The Espresso Room
The Espresso Room, a new cafe in the Lawrence and Yonge area, screams "Italia!" to me. It's a cafe with good design, clean lines-rich, and yet austere. Adding to overall Italian cafe vibe: the wide planked floorboards, muted slate brown paint, marble cafe tables, the classic dark wood cafe chairs and stools.
The warmth of the room comes from electronic candles in a mirrored pseudo-fireplace, leather banquettes and a set of enveloping cozy armchairs. They clearly added the tin roofing panels and Edison light bulbs just to knock it out of the park.
Made by a Victoria Arduino "Adonis" machine with Classic brand beans in Roaster's Pride, the espresso has the old-world taste of slightly bitter-tinged caramel ($2.00 single, $2.75 double), mellowed by the foamed milk, should you care for a cappuccino ($3.25, single shot, $3.95 double).
Keeping it real, you can still get a fresh-brewed cup of Joe on the cheap, where a small is $1.75 and the large $2.25.What a steal! Coffee not your thing? They have beautiful Sloane teas, San Pellegrino and Kiju juices, and delicious hot chocolate.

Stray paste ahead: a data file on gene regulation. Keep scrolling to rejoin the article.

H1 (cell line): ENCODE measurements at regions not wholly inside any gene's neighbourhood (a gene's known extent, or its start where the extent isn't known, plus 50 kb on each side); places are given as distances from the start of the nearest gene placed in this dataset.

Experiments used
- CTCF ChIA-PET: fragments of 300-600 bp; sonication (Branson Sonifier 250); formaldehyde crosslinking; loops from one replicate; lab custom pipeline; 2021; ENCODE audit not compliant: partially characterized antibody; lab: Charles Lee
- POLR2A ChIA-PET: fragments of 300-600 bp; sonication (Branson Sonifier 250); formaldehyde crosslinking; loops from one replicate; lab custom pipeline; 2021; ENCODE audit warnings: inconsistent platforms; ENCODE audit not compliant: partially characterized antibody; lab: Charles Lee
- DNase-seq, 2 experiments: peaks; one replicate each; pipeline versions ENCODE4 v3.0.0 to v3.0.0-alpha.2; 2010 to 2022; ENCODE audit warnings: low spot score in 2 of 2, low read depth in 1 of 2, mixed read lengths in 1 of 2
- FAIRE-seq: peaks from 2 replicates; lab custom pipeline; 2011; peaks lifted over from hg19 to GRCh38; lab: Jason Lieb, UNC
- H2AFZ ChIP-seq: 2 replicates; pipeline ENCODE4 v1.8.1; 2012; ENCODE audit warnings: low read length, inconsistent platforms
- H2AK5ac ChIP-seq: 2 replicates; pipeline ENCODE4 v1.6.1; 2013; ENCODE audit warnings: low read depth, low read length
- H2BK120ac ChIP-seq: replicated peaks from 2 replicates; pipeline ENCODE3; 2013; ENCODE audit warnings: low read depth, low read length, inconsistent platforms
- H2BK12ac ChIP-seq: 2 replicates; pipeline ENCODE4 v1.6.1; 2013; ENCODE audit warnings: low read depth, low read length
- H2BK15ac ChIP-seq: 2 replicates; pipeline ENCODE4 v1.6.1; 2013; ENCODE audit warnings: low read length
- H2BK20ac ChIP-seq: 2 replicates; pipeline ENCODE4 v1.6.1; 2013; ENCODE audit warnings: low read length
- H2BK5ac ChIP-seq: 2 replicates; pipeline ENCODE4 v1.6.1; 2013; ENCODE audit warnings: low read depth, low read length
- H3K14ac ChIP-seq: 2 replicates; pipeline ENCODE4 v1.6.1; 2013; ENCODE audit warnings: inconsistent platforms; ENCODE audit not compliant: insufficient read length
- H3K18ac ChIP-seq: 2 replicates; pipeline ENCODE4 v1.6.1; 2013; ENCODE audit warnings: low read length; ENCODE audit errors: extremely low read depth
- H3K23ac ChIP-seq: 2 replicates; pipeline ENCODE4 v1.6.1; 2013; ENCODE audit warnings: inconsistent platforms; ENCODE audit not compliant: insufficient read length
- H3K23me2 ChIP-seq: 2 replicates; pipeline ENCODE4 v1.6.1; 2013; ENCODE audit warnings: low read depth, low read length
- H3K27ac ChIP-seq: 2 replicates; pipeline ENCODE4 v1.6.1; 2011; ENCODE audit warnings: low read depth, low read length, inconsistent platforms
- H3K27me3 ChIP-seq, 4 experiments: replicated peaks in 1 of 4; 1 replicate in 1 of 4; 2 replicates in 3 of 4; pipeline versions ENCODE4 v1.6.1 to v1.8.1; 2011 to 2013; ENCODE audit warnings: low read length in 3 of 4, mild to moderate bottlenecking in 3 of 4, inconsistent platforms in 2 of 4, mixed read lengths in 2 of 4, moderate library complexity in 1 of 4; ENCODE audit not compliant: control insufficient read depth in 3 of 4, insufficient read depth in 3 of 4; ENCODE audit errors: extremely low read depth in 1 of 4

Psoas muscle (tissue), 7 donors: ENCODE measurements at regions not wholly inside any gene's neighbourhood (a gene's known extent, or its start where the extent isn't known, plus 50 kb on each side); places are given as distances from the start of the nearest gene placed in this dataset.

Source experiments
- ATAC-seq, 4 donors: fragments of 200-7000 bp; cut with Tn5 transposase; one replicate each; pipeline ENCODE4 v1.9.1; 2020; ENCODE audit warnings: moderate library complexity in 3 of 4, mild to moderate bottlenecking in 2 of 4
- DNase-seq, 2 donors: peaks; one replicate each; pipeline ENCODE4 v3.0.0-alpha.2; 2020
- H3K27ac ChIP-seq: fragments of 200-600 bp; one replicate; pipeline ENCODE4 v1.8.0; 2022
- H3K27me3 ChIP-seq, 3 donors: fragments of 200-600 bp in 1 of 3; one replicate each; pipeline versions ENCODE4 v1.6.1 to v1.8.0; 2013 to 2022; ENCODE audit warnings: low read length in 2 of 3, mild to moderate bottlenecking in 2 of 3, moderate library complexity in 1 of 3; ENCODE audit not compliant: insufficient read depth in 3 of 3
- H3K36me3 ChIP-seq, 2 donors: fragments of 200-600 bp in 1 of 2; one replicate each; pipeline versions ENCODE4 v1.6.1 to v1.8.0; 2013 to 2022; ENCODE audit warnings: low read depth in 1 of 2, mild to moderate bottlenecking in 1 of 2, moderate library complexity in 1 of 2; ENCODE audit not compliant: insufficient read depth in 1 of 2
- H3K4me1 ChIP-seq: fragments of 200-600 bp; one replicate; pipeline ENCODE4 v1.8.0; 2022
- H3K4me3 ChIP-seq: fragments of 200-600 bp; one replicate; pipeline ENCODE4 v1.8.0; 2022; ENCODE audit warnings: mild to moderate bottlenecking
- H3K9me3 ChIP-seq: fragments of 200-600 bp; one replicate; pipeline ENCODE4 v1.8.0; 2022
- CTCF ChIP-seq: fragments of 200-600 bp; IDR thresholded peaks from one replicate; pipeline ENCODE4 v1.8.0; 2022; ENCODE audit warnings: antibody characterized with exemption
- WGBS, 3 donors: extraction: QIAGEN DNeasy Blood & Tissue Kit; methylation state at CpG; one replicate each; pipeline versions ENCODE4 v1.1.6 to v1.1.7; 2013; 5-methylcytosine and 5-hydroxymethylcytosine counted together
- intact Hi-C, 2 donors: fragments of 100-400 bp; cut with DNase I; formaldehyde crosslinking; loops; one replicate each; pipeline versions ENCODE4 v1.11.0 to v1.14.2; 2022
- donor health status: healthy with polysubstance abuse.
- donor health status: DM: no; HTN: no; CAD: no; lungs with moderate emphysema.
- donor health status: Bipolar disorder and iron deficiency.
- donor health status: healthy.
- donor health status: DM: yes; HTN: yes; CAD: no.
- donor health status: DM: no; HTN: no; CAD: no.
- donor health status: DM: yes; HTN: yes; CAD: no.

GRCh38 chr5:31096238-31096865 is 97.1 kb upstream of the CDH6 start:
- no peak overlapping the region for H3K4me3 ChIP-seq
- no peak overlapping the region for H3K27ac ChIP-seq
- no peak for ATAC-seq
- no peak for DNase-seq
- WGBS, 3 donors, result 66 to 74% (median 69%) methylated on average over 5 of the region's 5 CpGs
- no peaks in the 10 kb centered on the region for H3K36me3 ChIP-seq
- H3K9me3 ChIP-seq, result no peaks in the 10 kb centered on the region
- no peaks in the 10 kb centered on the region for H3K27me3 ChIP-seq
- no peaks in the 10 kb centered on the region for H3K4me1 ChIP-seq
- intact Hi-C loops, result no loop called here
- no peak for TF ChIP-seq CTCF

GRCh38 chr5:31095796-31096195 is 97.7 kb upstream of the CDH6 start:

With a head baker continually experimenting, there are lots of food options, mostly fitting snugly under the Italian umbrella. You can sit on one of the taller stools and watch the latest batch get whipped up, or move to the front counter where the finished goodies are housed.
It was difficult to decide as I looked at everything displayed so nicely behind glass: breakfast biscuits, biscotti, croissants with jam or ham and mustard, raspberry muffins, chocolate cookies. I went with the spinach and orange pepper frittata (4.25$), a pillow-y round mixture with just the right amount of vegetables, great for a morning start.
I could have topped it with some a little more sensible, like a piece of fruit from the bowl on the counter, or maybe a fresh fruit smoothie, made with either the Greek yogurt or almond milk on offer for $5.00, but my sweet tooth won out. I chose a giant cannoli.
The cannoli ($2.35), with the classic pocked and crisp fried dough, was piped to order with the sweet creamy ricotta filling and covered in a generous dusting of confectioner's sugar. I can say with confidence I made the right decision.
Once the site of Papermarche, a stationary and copy shop, the space has been truly transformed by this neighbourhood cafe with its European charm. The only residual energy from the old place might be the magazine rack, full of the latest printed matter that customers can peruse for what's trending. As the cafe filled with people, I could see the Espresso Room certainly was.
Photos by Jesse Milns